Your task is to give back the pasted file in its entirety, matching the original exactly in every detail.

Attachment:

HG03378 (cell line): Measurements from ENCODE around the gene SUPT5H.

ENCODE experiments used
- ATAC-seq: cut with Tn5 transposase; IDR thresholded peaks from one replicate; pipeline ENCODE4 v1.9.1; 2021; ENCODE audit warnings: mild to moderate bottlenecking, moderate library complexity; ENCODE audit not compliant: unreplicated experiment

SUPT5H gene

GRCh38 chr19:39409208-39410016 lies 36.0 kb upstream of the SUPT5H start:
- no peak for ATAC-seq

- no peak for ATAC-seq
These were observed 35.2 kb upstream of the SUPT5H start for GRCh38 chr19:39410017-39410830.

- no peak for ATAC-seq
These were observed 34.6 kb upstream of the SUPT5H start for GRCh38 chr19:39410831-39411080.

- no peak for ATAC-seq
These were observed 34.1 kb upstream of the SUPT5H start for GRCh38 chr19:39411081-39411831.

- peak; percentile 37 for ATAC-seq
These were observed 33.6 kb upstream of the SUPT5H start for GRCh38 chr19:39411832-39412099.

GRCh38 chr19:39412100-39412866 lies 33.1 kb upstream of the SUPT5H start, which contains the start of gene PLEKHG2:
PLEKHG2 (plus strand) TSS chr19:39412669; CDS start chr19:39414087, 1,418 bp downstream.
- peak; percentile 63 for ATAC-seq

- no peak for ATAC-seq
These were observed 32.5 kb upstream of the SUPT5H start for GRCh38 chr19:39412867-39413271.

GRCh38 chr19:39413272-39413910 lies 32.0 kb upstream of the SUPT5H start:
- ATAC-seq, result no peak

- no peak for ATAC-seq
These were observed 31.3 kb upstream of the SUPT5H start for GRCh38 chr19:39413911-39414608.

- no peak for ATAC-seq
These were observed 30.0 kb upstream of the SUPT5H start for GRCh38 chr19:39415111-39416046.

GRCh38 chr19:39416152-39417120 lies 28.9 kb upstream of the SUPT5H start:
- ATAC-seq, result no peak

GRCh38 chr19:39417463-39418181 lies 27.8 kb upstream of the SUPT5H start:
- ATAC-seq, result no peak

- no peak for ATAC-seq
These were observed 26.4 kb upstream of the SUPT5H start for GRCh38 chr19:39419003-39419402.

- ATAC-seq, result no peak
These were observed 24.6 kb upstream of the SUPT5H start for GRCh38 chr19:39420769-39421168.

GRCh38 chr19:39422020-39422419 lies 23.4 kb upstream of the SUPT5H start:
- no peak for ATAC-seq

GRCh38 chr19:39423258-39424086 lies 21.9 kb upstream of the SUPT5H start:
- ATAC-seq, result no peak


HG03378 (cell line): Measurements from ENCODE around the gene SUPT5H.

ENCODE experiments used
- ATAC-seq: cut with Tn5 transposase; IDR thresholded peaks from one replicate; pipeline ENCODE4 v1.9.1; 2021; ENCODE audit warnings: mild to moderate bottlenecking, moderate library complexity; ENCODE audit not compliant: unreplicated experiment

SUPT5H gene

GRCh38 chr19:39409208-39410016 lies 36.0 kb upstream of the SUPT5H start:
- no peak for ATAC-seq

- no peak for ATAC-seq
These were observed 35.2 kb upstream of the SUPT5H start for GRCh38 chr19:39410017-39410830.

- no peak for ATAC-seq
These were observed 34.6 kb upstream of the SUPT5H start for GRCh38 chr19:39410831-39411080.

- no peak for ATAC-seq
These were observed 34.1 kb upstream of the SUPT5H start for GRCh38 chr19:39411081-39411831.

- peak; percentile 37 for ATAC-seq
These were observed 33.6 kb upstream of the SUPT5H start for GRCh38 chr19:39411832-39412099.

GRCh38 chr19:39412100-39412866 lies 33.1 kb upstream of the SUPT5H start, which contains the start of gene PLEKHG2:
PLEKHG2 (plus strand) TSS chr19:39412669; CDS start chr19:39414087, 1,418 bp downstream.
- peak; percentile 63 for ATAC-seq

- no peak for ATAC-seq
These were observed 32.5 kb upstream of the SUPT5H start for GRCh38 chr19:39412867-39413271.

GRCh38 chr19:39413272-39413910 lies 32.0 kb upstream of the SUPT5H start:
- ATAC-seq, result no peak

- no peak for ATAC-seq
These were observed 31.3 kb upstream of the SUPT5H start for GRCh38 chr19:39413911-39414608.

- no peak for ATAC-seq
These were observed 30.0 kb upstream of the SUPT5H start for GRCh38 chr19:39415111-39416046.

GRCh38 chr19:39416152-39417120 lies 28.9 kb upstream of the SUPT5H start:
- ATAC-seq, result no peak

GRCh38 chr19:39417463-39418181 lies 27.8 kb upstream of the SUPT5H start:
- ATAC-seq, result no peak

- no peak for ATAC-seq
These were observed 26.4 kb upstream of the SUPT5H start for GRCh38 chr19:39419003-39419402.

- ATAC-seq, result no peak
These were observed 24.6 kb upstream of the SUPT5H start for GRCh38 chr19:39420769-39421168.

GRCh38 chr19:39422020-39422419 lies 23.4 kb upstream of the SUPT5H start:
- no peak for ATAC-seq

GRCh38 chr19:39423258-39424086 lies 21.9 kb upstream of the SUPT5H start:
- ATAC-seq, result no peak